Cartoon gives Samurai Jack a sharp merch edge

Property: Samurai Jack...
August 1, 2001

Property: Samurai Jack

Licensor: Cartoon Network

Description: Samurai Jack is set to debut on Cartoon Network August 10 as a 90-minute special, and the caster has ordered 26 half-hour eps that will air weekly in a prime-time slot starting August 13. Genndy Tartakovsky, producer/director of The Powerpuff Girls and creator of Cartoon Network’s first original series Dexter’s Laboratory, developed the new toon.

Concept: Samurai Jack follows the adventures of an ancient warrior displaced to the distant future by a shape-shifting evil warlord named Aku. Samurai Jack travels the globe-a world of segregated tribes ruled by Aku’s evil robot warlords-in search of a time portal that will transport him back to his own time.

Demo: Tweens

Categories open: publishing

The latest: At press time, Cartoon Network was in final negotiations with a game developer for a Samurai Jack Game Boy Advance title, with an official announcement about the license expected later this month. Discussions with several toycos for an action figure line were also in progress at press time, with a deal expected to be finalized by year’s end.

Potential: According to Jamie Porges, VP of off-channel commerce for Cartoon Network, there are great shows that may not be conducive to licensing, and some not-so-great shows that offer stellar merch opportunities. ‘Our aim, first and foremost, is to have great shows,’ says Porges. ‘And our licensing philosophy is usually to put great shows out there and let them develop a following initially.’

Because Cartoon Network had such confidence in the Samurai Jack concept and in creator Tartakovsky, the series’ development strategy shifted-Samurai Jack would live as a great show with a merch program in the works from the outset. ‘We thought that this would be a great property for action figures, home video and gaming,’ says Porges. With toy and video game deals imminent, initial product is expected to hit domestic retail next spring, with an international rollout anticipated for Q4 2002.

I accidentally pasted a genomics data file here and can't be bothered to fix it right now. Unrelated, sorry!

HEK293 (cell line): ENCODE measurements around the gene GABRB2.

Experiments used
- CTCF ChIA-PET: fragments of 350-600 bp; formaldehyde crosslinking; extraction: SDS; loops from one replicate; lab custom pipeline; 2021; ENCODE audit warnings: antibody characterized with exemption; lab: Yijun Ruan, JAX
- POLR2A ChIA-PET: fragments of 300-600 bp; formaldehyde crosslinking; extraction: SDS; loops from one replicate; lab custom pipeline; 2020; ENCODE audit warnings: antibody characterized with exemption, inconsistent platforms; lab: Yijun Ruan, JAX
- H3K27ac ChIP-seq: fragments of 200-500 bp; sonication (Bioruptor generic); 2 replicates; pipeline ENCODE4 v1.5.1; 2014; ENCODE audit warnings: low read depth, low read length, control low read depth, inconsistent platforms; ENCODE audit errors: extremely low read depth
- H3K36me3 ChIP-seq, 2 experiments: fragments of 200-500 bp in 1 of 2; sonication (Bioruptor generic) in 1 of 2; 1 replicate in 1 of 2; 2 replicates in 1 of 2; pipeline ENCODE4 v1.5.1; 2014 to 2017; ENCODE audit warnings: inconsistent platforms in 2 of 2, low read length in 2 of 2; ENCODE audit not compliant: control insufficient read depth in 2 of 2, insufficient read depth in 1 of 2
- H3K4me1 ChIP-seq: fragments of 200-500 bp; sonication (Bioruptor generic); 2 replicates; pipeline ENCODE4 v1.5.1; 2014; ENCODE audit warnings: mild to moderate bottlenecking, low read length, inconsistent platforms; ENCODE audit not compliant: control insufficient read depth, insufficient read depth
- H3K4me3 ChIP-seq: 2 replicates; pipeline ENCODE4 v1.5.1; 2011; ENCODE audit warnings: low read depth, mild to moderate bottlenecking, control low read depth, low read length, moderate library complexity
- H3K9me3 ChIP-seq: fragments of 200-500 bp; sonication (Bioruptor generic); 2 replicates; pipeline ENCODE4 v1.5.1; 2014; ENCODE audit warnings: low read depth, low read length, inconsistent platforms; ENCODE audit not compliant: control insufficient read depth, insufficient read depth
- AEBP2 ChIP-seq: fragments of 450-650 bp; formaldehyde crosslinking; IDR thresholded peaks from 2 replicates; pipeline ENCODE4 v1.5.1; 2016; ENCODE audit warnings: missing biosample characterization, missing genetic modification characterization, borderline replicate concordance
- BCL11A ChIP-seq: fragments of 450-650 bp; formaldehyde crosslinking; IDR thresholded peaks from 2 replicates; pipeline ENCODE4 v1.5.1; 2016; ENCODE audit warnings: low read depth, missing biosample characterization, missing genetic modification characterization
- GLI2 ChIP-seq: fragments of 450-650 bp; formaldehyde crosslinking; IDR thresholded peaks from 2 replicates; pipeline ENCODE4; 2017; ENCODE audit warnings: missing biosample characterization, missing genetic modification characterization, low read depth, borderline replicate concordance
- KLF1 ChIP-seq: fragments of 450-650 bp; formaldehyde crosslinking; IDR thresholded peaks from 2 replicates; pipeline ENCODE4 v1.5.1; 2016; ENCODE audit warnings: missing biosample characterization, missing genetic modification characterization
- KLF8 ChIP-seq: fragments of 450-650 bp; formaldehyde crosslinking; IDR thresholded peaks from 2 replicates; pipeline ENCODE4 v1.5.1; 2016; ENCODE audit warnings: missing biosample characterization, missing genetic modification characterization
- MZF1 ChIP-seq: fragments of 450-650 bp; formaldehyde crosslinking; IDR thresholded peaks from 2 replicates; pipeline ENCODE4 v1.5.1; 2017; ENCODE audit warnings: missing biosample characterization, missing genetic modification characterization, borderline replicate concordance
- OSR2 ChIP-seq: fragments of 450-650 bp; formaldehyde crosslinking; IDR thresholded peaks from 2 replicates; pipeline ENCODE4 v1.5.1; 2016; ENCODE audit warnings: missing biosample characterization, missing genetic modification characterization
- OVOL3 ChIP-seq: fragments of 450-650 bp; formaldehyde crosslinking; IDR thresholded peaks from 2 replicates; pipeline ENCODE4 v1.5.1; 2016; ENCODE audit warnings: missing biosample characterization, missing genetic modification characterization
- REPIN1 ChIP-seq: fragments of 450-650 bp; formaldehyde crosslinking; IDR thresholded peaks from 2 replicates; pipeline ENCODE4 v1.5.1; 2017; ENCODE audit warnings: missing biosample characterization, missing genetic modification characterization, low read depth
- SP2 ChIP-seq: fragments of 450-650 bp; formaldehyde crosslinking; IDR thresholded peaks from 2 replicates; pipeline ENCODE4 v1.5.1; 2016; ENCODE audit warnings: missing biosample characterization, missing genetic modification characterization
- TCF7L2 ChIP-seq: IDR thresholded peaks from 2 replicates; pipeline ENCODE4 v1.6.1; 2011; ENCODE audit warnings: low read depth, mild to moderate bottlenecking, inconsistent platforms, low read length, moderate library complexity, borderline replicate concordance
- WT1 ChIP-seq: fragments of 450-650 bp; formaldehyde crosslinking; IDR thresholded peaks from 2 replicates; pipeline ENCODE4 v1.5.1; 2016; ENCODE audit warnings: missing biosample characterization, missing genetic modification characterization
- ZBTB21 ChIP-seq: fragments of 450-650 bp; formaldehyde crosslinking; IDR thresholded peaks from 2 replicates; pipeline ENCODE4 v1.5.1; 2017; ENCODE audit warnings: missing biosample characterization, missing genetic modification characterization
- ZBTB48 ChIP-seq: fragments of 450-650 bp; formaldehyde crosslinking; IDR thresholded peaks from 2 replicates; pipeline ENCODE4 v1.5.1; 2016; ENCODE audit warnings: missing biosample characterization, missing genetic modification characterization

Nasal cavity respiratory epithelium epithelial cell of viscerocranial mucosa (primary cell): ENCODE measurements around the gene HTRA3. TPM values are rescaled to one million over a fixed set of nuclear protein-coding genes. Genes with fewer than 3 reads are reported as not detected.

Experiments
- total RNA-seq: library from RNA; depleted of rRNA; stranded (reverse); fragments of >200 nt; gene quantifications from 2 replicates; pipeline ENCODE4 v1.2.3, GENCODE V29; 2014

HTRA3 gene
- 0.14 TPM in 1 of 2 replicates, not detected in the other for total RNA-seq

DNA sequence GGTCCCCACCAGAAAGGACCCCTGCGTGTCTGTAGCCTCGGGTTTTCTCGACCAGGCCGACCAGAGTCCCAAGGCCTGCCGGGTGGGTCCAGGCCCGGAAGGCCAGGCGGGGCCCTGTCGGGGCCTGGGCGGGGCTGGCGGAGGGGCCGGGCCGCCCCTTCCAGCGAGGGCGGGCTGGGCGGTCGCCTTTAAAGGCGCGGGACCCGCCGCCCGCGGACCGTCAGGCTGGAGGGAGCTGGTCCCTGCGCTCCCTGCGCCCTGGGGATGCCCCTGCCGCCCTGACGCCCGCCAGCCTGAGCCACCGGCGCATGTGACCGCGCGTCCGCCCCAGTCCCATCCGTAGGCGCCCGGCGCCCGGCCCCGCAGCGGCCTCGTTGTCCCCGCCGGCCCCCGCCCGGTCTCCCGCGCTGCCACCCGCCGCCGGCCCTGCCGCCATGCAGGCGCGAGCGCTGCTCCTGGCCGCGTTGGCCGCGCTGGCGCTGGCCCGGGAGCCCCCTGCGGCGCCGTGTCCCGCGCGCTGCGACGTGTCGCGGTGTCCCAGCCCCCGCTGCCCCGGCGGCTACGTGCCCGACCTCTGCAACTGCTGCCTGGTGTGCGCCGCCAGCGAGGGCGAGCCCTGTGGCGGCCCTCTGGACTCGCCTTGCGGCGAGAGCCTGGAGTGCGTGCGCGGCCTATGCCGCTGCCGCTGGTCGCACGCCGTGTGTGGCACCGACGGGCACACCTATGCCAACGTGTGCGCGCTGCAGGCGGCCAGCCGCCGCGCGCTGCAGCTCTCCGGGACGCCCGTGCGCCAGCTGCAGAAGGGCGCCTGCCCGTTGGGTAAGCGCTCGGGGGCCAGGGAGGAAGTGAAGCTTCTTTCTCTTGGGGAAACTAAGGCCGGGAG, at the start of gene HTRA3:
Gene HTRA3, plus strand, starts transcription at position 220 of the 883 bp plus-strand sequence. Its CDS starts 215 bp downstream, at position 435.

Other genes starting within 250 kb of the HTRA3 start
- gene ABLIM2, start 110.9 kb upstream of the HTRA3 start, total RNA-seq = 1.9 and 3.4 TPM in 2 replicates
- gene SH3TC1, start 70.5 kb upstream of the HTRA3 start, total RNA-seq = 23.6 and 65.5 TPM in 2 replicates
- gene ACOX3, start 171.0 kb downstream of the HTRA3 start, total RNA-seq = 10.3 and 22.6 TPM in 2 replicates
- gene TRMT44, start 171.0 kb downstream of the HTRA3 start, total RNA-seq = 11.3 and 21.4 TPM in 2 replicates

Additional categories will follow at a slower pace, in line with Cartoon Network’s traditional licensing strategy. ‘Every show has a different life cycle, and we’re not going to force it with other categories,’ says Porges. ‘We’ve chosen specific categories to help build this property with the fan base, and we’re going to let it develop on its own.’

Although Porges anticipates that Samurai Jack will attract a relatively balanced TV audience similar to that of The Powerpuff Girls, the licensing program will skew decidedly boy. ‘It’s an action-adventure show, and the toys you make based on that type of show lean boy, but we’re not excluding girls,’ says Porges.

Categories Porges may eventually consider for Samurai Jack include publishing (comic books) and role-play games. ‘There are a lot more stories to be told in this world,’ says Porges, pointing to Samurai Jack’s world travels as an opportunity treasure trove. Plot lines take the character on skill-honing journeys in exotic places-horseback riding in Arabia, stick-fighting in Africa, bows and arrows in England, and lessons from the great scholars of Alexandria.

Although there’s no word yet on which territory will be next to embrace the tales of Samurai Jack, Cartoon Network also expects the series itself to become a world traveler: ‘We’ll be pretty aggressive in launching Samurai Jack internationally,’ says Porges. ‘While most of our shows launch in the U.S. first, they roll out quickly [in international markets], as do their licensing programs.’

Market reality check: According to Katarina Dietrich, director of entertainment at Copyright Promotions Licensing Group’s Munich office, the German market success of Pokémon and Digimon should create a positive launch environment for Samurai Jack in the territory, even though the target for the series skews older. And the heritage of Cartoon Network properties such as The Powerpuff Girls in Germany should help secure a good local caster. ‘This is more than many other projects have on their side,’ says Dietrich.

A strong story and a good mix of characters round out the potential-both for broadcasting and licensing. ‘The main point in looking at the potential success of the property is securing the right TV station and time slot-not an easy task right now in the cluttered German TV market,’ muses Dietrich. In terms of product potential, she envisions a collectible card game, perhaps based on Samurai fighting ethics. ‘Having the core products in place makes a full-fledged program possible, but it all comes down to TV positioning-the deal maker or breaker.’

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